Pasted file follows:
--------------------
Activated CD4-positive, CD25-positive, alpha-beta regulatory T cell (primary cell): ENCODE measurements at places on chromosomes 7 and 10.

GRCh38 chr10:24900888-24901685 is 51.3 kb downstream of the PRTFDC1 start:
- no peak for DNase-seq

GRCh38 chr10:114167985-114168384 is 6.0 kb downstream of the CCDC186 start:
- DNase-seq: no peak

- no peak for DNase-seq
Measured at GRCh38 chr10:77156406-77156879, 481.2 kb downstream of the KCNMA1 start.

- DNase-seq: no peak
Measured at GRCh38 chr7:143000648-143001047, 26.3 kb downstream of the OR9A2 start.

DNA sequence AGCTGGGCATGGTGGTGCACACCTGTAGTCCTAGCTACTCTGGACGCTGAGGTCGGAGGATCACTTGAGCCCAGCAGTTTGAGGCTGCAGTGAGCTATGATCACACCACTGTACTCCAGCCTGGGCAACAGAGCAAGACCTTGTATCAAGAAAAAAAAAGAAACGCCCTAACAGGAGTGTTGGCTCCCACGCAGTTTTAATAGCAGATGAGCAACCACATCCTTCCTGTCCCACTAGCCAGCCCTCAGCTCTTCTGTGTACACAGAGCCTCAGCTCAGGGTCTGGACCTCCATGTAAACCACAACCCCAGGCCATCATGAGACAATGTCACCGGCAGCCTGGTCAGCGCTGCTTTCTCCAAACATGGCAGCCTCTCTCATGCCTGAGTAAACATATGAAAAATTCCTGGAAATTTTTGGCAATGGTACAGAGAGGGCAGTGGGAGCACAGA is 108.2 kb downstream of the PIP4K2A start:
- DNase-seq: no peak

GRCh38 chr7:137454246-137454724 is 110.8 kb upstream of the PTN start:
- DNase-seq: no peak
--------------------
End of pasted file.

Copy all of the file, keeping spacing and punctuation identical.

Activated CD4-positive, CD25-positive, alpha-beta regulatory T cell (primary cell): ENCODE measurements at places on chromosomes 7 and 10.

GRCh38 chr10:24900888-24901685 is 51.3 kb downstream of the PRTFDC1 start:
- no peak for DNase-seq

GRCh38 chr10:114167985-114168384 is 6.0 kb downstream of the CCDC186 start:
- DNase-seq: no peak

- no peak for DNase-seq
Measured at GRCh38 chr10:77156406-77156879, 481.2 kb downstream of the KCNMA1 start.

- DNase-seq: no peak
Measured at GRCh38 chr7:143000648-143001047, 26.3 kb downstream of the OR9A2 start.

DNA sequence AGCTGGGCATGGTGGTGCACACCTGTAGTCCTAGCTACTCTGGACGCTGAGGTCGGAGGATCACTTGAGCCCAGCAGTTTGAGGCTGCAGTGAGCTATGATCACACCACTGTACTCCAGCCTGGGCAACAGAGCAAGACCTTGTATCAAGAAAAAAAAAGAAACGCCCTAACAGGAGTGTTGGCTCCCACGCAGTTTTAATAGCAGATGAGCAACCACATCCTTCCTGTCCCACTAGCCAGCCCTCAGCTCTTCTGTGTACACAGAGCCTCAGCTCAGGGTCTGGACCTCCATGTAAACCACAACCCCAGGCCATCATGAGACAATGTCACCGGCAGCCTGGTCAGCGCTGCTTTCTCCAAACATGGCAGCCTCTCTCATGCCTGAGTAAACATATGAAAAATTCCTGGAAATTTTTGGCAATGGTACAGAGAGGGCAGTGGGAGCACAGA is 108.2 kb downstream of the PIP4K2A start:
- DNase-seq: no peak

GRCh38 chr7:137454246-137454724 is 110.8 kb upstream of the PTN start:
- DNase-seq: no peak